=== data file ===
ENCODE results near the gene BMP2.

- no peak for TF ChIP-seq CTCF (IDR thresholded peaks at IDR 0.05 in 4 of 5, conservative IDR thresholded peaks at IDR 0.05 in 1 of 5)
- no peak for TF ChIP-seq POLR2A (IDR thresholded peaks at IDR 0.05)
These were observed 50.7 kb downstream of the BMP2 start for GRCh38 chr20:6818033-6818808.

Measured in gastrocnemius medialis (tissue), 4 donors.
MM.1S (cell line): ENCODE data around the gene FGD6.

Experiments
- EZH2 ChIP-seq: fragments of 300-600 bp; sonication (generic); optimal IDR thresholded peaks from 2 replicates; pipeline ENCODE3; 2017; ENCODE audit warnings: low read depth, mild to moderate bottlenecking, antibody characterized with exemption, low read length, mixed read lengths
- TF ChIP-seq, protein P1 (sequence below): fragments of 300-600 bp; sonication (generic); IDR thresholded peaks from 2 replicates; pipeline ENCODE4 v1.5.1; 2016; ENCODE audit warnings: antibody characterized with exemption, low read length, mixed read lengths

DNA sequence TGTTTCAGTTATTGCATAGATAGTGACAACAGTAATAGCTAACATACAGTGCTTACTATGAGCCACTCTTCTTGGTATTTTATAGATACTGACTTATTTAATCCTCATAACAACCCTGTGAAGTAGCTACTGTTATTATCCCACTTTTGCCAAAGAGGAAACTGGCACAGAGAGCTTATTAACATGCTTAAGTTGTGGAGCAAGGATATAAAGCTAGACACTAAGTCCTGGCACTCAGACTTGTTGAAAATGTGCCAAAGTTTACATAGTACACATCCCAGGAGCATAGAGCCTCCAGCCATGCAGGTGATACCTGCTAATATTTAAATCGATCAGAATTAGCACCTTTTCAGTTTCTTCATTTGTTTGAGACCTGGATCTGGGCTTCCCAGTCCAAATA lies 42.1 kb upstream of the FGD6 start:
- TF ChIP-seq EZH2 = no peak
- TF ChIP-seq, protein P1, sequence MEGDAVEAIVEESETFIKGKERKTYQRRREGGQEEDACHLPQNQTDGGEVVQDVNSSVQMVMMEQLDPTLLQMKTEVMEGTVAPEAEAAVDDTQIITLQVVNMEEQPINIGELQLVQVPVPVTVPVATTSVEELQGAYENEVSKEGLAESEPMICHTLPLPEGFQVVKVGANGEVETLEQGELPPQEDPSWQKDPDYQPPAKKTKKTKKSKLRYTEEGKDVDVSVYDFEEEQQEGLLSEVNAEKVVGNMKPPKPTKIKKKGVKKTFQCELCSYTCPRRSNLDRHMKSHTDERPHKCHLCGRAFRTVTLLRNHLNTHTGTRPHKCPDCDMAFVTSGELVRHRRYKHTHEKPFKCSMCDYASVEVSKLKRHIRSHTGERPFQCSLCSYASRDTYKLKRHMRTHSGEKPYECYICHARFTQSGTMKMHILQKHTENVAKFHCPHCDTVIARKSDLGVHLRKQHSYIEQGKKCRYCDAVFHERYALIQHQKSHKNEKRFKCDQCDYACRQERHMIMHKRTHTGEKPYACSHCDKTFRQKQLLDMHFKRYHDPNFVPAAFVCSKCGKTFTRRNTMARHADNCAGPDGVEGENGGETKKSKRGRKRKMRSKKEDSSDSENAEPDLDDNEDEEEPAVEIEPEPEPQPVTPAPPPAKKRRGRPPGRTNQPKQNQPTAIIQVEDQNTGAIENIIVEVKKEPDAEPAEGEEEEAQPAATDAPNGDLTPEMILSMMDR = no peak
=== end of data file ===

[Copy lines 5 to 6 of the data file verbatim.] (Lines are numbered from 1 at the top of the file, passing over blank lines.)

Measured in gastrocnemius medialis (tissue), 4 donors.
MM.1S (cell line): ENCODE data around the gene FGD6.